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Re: [SE] Ontology Driven Architectures

From: Christopher Welty <welty@us.ibm.com>
Date: Wed, 5 Jan 2005 09:07:16 -0500
To: Phil Tetlow <philip.tetlow@uk.ibm.com>
Cc: Cliff Jones <cliff.jones@ncl.ac.uk>, Grady Booch <gbooch@us.ibm.com>, SWBPD <public-swbp-wg@w3.org>, public-swbp-wg-request@w3.org
Message-ID: <OF841295EE.BC7D3F61-ON85256F80.004BB769-85256F80.004D90F3@us.ibm.com>
public-swbp-wg-request@w3.org wrote on 01/05/2005 08:29:12 AM:
> Ontology Driven Architectures
> 
> In all well-established engineering disciplines, modelling reality 
through
> a variety of formal and semi-formal notations has proven itself 
essential
> to advancing the practice in each such domain. As such, large section of

s/section/sections/

> the Software Engineering profession have evolved from the concept of
> constructing models of one form or another as a means to develop,
> communicate and verify abstract designs in accordance with original
> requirements. Such ideas have spawned the fields of Computers Aided

Usually when you start with "x has evolved from y" there is a "to z", I 
read this and found myself expecting this sentence to finish.  So I'm not 
sure what you're trying to convey here.

Also, the research community of Automated SOftware Engineering (ASE), 
formerly Knowledge-Based Software Engineering (KBSE), has been around for 
about 20 years, and grew out of the remnants of the Automatic Programming 
community.  This community has been doing research in precisely this area 
for that entire time.  Check out the ASE conference at 
[http://ase.cs.uni-essen.de/]

> Software Engineering (CASE) and, more recently, Model Driven 
Architectures
> (MDA), where models are not only used for design purposes, but 
associated
> tools and techniques can be utilised further to generate executable
> artefacts for use later in the Software Lifecycle. Nevertheless there 
has
> always been a frustrating paradox present with tooling use in Software
> Engineering that has arisen from the range of modelling techniques
> available and the spectrum of systems requiring design: Engineering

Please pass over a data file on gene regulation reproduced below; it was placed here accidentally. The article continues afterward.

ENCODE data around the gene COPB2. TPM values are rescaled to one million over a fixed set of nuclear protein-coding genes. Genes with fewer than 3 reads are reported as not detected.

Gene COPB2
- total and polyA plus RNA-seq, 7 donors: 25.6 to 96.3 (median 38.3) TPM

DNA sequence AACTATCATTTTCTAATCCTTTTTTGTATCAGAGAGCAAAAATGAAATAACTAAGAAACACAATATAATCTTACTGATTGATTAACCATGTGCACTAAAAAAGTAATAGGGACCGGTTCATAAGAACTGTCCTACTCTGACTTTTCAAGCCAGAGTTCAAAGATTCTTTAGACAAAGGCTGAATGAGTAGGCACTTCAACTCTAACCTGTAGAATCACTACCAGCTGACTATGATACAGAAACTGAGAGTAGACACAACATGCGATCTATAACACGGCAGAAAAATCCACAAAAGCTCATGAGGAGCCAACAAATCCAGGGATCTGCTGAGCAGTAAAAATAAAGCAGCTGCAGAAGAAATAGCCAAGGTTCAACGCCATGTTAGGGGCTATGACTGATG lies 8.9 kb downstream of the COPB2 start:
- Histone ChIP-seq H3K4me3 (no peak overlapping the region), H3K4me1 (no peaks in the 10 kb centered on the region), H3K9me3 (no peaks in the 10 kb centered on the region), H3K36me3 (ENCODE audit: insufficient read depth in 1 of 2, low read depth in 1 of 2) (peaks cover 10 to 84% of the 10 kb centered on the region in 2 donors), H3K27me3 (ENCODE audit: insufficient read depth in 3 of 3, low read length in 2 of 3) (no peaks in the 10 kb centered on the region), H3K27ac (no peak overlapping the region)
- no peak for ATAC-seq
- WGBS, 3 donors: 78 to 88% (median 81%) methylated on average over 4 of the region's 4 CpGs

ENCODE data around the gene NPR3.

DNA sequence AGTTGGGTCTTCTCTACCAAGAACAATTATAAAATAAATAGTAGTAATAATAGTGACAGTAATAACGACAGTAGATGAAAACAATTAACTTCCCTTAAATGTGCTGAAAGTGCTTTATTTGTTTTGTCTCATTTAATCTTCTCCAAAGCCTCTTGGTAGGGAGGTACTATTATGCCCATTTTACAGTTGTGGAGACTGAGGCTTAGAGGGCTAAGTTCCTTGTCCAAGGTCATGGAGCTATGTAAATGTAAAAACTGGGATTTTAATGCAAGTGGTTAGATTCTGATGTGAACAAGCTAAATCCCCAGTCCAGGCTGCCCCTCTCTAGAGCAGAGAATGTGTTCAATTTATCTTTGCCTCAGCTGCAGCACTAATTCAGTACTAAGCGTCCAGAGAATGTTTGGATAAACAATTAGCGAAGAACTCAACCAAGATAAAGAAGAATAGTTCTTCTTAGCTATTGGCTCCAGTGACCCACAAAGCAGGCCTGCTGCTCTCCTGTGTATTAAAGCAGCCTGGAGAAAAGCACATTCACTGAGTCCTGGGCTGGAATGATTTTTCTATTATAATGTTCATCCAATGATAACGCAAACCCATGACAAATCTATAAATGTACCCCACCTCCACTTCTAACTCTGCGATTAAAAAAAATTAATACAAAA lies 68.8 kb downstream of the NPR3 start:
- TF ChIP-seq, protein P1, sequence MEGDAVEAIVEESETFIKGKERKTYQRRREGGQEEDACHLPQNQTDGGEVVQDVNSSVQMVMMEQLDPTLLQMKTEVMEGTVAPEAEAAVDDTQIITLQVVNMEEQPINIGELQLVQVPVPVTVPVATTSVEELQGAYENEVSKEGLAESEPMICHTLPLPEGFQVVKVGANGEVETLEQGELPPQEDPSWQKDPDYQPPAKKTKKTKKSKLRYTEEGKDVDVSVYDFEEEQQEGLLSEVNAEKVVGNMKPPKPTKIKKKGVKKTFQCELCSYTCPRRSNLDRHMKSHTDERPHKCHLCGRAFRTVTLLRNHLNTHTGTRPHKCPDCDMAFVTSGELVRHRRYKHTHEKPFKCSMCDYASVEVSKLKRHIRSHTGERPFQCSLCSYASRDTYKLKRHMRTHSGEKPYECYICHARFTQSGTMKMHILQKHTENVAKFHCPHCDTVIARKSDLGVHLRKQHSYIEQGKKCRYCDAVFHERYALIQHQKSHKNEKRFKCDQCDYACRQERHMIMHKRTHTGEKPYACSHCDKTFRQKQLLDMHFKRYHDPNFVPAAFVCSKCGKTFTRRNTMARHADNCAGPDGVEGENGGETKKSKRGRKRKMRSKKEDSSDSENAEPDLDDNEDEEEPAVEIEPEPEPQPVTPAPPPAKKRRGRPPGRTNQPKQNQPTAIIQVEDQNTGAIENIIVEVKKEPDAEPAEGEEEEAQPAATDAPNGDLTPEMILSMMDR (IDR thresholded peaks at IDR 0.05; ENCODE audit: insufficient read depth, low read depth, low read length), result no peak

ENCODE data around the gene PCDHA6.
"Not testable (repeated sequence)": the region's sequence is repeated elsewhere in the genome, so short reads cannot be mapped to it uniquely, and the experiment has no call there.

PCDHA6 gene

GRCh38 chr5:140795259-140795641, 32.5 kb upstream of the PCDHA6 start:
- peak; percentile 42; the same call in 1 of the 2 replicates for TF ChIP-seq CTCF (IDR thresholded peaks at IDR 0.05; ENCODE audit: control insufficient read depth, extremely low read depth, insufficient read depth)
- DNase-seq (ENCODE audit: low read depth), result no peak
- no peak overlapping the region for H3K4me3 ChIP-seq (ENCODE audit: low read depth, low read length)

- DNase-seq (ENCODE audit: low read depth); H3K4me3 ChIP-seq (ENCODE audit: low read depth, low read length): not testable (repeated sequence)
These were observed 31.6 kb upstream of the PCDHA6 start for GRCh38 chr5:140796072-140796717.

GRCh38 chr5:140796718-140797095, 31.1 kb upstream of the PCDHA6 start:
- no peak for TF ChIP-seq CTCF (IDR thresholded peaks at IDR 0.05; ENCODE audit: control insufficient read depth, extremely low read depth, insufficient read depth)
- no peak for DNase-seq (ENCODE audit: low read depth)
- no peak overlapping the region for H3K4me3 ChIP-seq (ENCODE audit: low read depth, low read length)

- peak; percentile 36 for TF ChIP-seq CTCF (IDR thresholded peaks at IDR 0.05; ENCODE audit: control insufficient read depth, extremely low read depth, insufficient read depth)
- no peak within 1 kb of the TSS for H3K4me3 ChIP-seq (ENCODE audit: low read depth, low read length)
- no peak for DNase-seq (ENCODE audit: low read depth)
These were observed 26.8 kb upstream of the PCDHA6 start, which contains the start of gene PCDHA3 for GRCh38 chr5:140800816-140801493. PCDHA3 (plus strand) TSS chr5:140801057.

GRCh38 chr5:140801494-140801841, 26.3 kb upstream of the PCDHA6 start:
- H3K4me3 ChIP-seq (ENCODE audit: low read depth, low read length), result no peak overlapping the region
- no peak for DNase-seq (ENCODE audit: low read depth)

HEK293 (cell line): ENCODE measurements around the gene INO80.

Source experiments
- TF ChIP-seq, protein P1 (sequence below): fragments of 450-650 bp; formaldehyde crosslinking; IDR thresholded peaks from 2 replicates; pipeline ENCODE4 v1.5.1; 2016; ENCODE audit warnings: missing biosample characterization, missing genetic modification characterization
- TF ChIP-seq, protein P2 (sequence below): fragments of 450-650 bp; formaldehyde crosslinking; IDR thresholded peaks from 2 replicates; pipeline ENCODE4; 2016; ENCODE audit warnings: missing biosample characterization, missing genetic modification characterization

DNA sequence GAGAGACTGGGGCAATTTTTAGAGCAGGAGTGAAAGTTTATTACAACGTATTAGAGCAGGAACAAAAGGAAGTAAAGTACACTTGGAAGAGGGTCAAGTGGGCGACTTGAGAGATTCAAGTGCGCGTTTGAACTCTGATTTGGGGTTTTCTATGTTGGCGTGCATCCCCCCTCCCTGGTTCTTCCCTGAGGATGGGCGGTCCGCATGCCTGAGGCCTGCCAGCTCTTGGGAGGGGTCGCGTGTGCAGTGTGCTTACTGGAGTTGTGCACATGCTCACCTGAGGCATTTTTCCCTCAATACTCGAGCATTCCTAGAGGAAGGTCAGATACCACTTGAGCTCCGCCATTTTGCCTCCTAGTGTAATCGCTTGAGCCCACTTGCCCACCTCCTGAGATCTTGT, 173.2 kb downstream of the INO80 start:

> nontrivial systems demands rigour and unambiguous statement of concept, 
yet
> the more formal the modelling approach chosen, the more abstract the 
tools
> needed, often making methods difficult to implement, limiting the 
freedom
> of expression available to the engineer and proving a barrier to
> communication amongst lesser experienced practitioners. For these 
reasons

s/lesser/less/

In US English, at least, the "lesser" in  "lesser experienced 
practitioners" modifies "practitioners" not "experienced"

> less formal approaches have seen mainstream commercial acceptance in 
recent
> years, with the Unified Modelling Language (UML) currently being the 
most
> favoured amongst professionals.
> 
> Even so, approaches like the UML are by no means perfect. Although they 
are
> capable of capturing highly complex conceptualisations, current versions
> are far from semantically rich. Furthermore they can be notoriously
> unambiguous. A standard isolated schematic from such a language, no 
matter

Surely you mean ambiguous?

> how perfect, can still be open to gross misinterpretation by engineers 
who
> are not overly familiar with its source problem space. It is true that
> supporting annotation and documentation can help alleviate such 
problems,
> but traditionally this has still involved a separate, literal, verbose 
and
> long-winded activity often disjointed for the production of the actual
> schematic itself.
> 
> What is needed instead is a way to incorporate unambiguous, rich 
semantics
> into the various semi-formal schemes underlying methods like the UML. In 
so
> doing, the ontologies inherent to a system?s real world problem space 
and
> its various abstract solution spaces could be encapsulated via the very
> same representations used to engineer its design. This would not only
> provide a basis for improved communication, conformance verification and